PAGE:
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Report: Administration, Congress, Others Must Better Shield Electricity Grid Vs. Cyber Attack
Posted at 9:10 a.m. on July 15, 2014
A high-level report on the security of the electricity grid, set for release Tuesday afternoon and led by a former White House chief of staff and Department of Homeland Security secretary, is complimentary of the Obama administration’s efforts to protect it and faults Congress for not doing enough.
Yet protecting the grid — “the most critical of critical infrastructure” and “the backbone of our modern society” — requires more action from everyone, from the executive branch to the Hill to industry, the report by the Center for the Study of the Presidency and Congress concludes.
The extremely thorough 172-page report — chaired by former White House Chief of Staff Thomas McLarty III and former Homeland Security Secretary Tom Ridge (Ridge (Ridge also chairs the National Security Task Force of the U.S. Chamber of Commerce) – details the nature of the threat, from which countries it emanates, what has been done about it and should be done about it in all branches of government, from the state regulatory level to within the private sector. If it leaves anything out, it’s Israel’s cyber capabilities and intents vis-a-vis the United States; a chart on the subject doesn’t even mention Israel, which is extremely capable and at least willing to conduct cyber espionage against America.
The report’s dozen recommendations include passing information sharing legislation; incorporation of levers from the insurance and financial sectors into cybersecurity; better coordination in Congress between various committees with jurisdiction over cybersecurity and the electrical grid; and greater attention to the potential complications for the electricity grid caused by shifts to more renewable energy sources.
Some passages of note, starting with a reference to roundtable discussions:
Many of the participants voiced the necessity for comprehensive cybersecurity legislation to serve as a foundation for regulating and protecting various sectors—especially the electric grid—against cyber threats. Even through there have been over 100 resolutions and bills related to cybersecurity introduced since the beginning of the 111th Congress, there has not been a major piece of cybersecurity legislation that has been signed into law since 2002.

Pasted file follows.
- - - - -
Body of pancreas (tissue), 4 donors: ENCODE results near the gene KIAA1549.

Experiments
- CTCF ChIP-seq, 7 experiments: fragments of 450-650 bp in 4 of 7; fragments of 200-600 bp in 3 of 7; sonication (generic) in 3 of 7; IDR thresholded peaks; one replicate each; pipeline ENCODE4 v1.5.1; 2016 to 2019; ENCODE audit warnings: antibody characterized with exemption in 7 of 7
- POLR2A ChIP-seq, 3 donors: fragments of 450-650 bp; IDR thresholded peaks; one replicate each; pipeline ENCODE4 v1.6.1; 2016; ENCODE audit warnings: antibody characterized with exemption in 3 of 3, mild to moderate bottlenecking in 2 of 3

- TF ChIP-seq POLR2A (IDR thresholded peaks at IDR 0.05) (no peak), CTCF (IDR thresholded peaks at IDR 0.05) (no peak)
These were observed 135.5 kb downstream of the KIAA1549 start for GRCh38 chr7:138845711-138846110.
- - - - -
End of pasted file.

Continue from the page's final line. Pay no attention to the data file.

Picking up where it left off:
With the expansion of the capabilities of possible threat actors, this lack of legislation has left many aspects of critical infrastructure unregulated and vulnerable to attack. Many of the obstacles that have hindered the ability for lawmakers to pass cybersecurity legislation include privacy and liability concerns related to information sharing within the post-[Edward] Snowden environment; forming and implementing standards for critical infrastructure; the development of trust between the private sector and the federal government; and the designation of the roles and scope of federal agencies, such as DHS and NSA.
Additionally, one of the major challenges inhibiting the passage of new legislation is the varied nature of the industry. Electric utilities come in a variety of sizes, and they report to regulatory institutions both in the public and private sectors. There are also a multitude of government agencies, committees, regulatory bodies, and utility companies that have a stake in securing the grid. These organizations cross local, state, federal, and even international boundaries. As discussed previously, these organizations also have different—although sometimes overlapping—responsibilities.
Legislation needs to be able to address these varied needs and avoid a one-size-fits-all mentality. In additional, the majority of the legislation that has been introduced within Congress has not focused specifically on the electrical grid but rather on the 16 sectors of critical infrastructure.
Another, on the punitive nature of existing policies:
The incentive structure in the electric grid is off-balance, according to experts and roundtable participants. Following the “carrot-stick” analogy (carrots as rewards and sticks as punishments), the current system has too many sticks and not enough carrots. Legislation should help facilitate a new balance, one that does not over-emphasize regulation at the cost of trust and goodwill among sectors.
On the executive branch’s approach, and the need for more:
It is encouraging for utilities that the Obama Administration has been actively engaged in the issue of grid security and cybersecurity, as it is clear the executive branch recognizes the importance of addressing the cyber vulnerabilities in critical infrastructure. In the current political environment, the president is capable of advancing cybersecurity and critical infrastructure policies without formalized legislation. Because of the current Congressional gridlock, this alternative pathway is necessary. While ideally both the executive and legislative branches will work together to improve grid security, in lieu of legislation, the Administration’s actions are more critical than ever…
While recent executive action is a useful step forward for grid security, progress cannot end now. With or without legislation, the administration needs to either begin or continue to address information sharing, industry exchange, balance of agency responsibilities, and research & technology.
The project directors are Maxmillian Angerholzer III, president and CEO of the Center; Frank J. Cilluffo, director of the Homeland Security Policy Institute at George Washington University; and Dan Mahaffee, the Center’s director of policy.
The chairman and top Democrat on the House Intelligence Committee are slated to appear at the unveiling of the report Tuesday.